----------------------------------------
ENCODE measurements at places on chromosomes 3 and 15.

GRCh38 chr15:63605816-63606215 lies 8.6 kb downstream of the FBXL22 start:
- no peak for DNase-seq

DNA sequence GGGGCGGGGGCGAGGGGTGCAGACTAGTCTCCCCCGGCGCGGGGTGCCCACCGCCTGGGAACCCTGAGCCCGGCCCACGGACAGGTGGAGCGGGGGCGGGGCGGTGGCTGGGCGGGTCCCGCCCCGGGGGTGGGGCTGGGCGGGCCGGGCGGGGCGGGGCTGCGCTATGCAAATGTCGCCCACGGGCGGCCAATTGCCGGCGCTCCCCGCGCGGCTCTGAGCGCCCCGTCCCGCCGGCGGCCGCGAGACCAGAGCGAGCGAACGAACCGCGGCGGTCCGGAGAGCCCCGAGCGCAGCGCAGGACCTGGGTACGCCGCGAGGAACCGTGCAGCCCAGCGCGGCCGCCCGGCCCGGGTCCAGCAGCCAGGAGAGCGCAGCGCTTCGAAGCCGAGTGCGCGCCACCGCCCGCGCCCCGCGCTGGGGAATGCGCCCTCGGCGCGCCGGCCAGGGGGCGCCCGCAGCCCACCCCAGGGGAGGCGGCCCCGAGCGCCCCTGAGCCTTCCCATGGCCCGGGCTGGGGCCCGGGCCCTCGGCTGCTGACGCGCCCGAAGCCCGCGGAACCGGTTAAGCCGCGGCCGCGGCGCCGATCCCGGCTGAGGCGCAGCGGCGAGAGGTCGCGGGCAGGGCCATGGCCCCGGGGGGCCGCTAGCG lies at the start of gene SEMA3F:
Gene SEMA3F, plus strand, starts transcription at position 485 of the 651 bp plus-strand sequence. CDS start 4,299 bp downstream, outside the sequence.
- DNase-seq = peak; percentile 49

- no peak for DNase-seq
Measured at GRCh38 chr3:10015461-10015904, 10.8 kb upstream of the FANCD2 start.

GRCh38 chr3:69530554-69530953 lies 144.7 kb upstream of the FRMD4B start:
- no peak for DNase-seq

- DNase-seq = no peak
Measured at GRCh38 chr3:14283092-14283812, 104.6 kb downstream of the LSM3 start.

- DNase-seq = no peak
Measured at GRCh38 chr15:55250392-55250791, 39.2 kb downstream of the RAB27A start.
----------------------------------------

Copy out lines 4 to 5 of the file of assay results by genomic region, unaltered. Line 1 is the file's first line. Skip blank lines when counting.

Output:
DNA sequence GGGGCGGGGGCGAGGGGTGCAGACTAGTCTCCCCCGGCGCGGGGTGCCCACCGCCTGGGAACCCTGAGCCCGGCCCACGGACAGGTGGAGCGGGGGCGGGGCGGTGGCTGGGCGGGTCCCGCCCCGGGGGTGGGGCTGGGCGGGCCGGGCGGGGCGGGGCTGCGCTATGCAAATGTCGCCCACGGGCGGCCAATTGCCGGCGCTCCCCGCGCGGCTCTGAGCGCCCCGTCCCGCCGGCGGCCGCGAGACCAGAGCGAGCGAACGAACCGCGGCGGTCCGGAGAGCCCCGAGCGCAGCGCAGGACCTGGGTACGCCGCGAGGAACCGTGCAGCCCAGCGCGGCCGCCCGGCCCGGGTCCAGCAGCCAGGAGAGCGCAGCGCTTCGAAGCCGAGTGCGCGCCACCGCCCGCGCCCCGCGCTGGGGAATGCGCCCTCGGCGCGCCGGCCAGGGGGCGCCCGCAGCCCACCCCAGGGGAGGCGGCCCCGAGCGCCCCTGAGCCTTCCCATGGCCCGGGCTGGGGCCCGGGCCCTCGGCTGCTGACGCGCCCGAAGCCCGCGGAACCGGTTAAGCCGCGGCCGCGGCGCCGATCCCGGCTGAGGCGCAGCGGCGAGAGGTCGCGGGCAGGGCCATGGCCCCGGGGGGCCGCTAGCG lies at the start of gene SEMA3F:
Gene SEMA3F, plus strand, starts transcription at position 485 of the 651 bp plus-strand sequence. CDS start 4,299 bp downstream, outside the sequence.